I often teased my sorority-girl students about their reverence for personality, pointing out that that the term comes from Latin: persona, meaning “mask,” so a sister with an outstanding personality was the one who constructed the most perfect masks with which to interface—no, intermask—with all social situations, the perfect fake, and as she matured the masks become permanent disguises for face. It seems that I believe that somewhere in there, back there, there must be an essential identity.
As a reader of autobiography, I’ve long worried the mystery of identity. Who is Hal, asks Randall. Despite the indelibly vivid population of Shakespeare’s characters, does the concept of an identity not emerge until the 19th century, with autobiography constructed from individual experiences filtered through personal memory or with the ego-centric and introspective Romantic poets—some sort of essential self or kernel identity, an undiscovered country that even the voyages of “Lemuel” Freud can not discover? At what point in literature is “soul” replaced by “self”?
That Hal is confident of his masked identity is declared early, in his “imitate the sun” (I.ii.199-221) soliloquy (remember we trust soliloquies because they are unalloyed with all the conditions influencing dialogues). At the Boar’s Head tavern, exit Falstaff, then exit Poins, then the Prince looks at the space recently filled with our gang, and says “I know you all, and will awhile uphold/ The unyok’d humor of your idleness.” Because this is still our introduction to Hal, we can only see the dramatic irony of the subsequent robbery of the robbers; the straight man for Falstaff’s 13-men-in-buckram show; the king and prince role playing; the unexpected and on its surface incredible promise to his father, “I shall hereafter, my thrice-gracious lord,/ Be more myself”; and even, on the battlefield at Shrewsbury, his epitaph of the apparently slain Falstaff, “I could have better spared a better man.” All these demonstrate to me that this core self is intentionally masked from accurate recognition by others, though it has been there from the beginning.
When Falstaff-as-King-Henry says “but for sweet Jack Falstaff, kind Jack Falstaff, true Jack Falstaff, valiant Jack Falstaff, and therefore more valiant being, as he is, old Jack Falstaff, banish not him thy Harry’s company, banish not him thy Harry’s company, banish plump Jack, and banish all the world!” Prince Harry-as-future-King-Henry replies “I do, I will” (II.iv.475-481). Is there a more brilliant use of rhythm in Shakespeare, Falstaff’s 41-word oration eviscerated by the Prince’s four? The crescendo will come in 2 Henry IV when newly-crowned Henry V rejects Falstaff, or even more chilling, in Henry V, King Harry hangs his old Boar’s Head crony Bardolph for stealing a pax from a church: “we would have all such offenders so cut off.”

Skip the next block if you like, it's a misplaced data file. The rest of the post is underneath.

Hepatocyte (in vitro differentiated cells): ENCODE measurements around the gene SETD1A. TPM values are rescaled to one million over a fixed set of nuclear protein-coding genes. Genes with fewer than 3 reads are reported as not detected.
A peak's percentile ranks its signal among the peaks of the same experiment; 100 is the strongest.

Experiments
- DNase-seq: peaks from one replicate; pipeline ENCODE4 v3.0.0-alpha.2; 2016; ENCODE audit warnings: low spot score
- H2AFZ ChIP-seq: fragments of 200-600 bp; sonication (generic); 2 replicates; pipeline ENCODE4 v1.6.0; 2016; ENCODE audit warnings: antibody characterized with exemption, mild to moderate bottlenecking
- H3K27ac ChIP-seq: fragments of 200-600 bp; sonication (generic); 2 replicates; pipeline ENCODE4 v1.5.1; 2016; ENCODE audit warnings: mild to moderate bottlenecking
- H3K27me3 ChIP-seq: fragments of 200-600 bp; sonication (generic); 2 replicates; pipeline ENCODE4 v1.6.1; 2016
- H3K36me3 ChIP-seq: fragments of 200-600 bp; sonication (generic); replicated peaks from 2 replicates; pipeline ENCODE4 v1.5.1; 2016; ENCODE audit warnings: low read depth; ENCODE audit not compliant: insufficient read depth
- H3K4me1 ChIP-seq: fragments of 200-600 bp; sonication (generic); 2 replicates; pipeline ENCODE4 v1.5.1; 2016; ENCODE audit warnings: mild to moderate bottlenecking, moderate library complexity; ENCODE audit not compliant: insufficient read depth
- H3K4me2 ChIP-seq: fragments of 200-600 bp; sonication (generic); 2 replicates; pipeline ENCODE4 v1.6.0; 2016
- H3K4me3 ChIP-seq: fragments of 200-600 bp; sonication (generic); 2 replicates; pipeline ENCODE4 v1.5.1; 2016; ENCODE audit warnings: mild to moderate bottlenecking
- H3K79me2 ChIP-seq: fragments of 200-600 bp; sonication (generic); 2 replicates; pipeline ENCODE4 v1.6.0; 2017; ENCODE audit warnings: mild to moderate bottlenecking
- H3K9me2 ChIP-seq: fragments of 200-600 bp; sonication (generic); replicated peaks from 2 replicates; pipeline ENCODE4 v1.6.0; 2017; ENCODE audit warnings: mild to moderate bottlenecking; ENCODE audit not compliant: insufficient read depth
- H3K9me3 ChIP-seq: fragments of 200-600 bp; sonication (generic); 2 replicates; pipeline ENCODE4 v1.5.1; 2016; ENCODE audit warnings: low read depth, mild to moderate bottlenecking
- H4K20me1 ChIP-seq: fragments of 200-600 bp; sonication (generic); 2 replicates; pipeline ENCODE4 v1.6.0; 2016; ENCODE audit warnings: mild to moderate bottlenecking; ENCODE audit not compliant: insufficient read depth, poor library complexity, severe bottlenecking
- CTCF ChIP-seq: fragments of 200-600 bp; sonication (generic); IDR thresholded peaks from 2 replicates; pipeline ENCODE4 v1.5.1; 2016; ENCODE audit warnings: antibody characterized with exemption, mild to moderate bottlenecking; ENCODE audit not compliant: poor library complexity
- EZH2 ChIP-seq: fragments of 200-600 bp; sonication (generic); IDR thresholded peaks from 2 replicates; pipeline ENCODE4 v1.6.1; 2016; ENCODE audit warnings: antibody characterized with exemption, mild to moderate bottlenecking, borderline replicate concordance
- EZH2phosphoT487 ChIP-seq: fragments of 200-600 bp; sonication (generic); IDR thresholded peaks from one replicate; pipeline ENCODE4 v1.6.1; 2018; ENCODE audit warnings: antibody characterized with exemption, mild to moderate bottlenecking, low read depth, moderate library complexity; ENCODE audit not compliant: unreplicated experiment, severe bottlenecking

Yet I do not see, despite how just and benevolent King Henry V’s rule is dramatized, that Prince Hal is an Erasmusonian "humanist." He is too cunning, too duplicitous. He is amoral. Even though his kingship will be “just” (think Bardolph), his ascension to universal English support is based on manipulations justified by plotting for power.
Hal is the supreme Machiavel, described in Henry V as “none more loved and feared.” One definition of a Machiavel is a villainous but humorous character type in Elizabethan Drama, a sly cynic who loves evil for its own sake, the delight in evil making other motivation unnecessary, Iago being the prominent example. However, I’ve always thought of basic Machiavellianism as the advice to Il Principio, “the end justifies the means,” [though now I find in my Oxford Dictionary of Quotations that is attributed to Hermann Busenbaum (1600-1668) who, you all already knew, wrote in his Medulla Theologiae Moralis (1650), “cum finis est licitus, etiam media sunt licita”].
I am thinking that if Hal’s vision of the “end” is his glorious triumph displayed in Henry V, then the means he uses are the cunning manipulations of public perception, calculating how to seduce friends and enemies, nobility and commoners into undervaluing him until his “true self” bursts forth. He is amoral if morality is the time tested principle of truth and the best way to live one’s life. One challenge one must consider in 1 Henry IV is how the Prince, who has spent far more time lifting tankards of sack than flourishing broadswords, is able to defeat sweet fortune’s minion and her pride, Harry Hotspur, on the killing fields of Shrewsbury. My answer must be Hal is genetically a warrior. One may surmise, though there is no textual exposition, he has still submitted to some education commensurate with his class. But the advantage he has over Hotspur, as we know from the latter’s disparaging remarks, is that young Percy completely undervalues the Prince. The Machiavellian ruse proves more effective than “God for Harry, England and St. George.”
Randall wonders if we can see the shift from Henry IV to Hal as the shift, metaphorically, from medieval value to Renaissance humanism. I think first I would like to recapitulate the shift from Hotspur’s chivalric, romance values to a version of modernism represented by Falstaff—but I must leave this for a future post.
Gerard Manley Hopkins and Shakespeare
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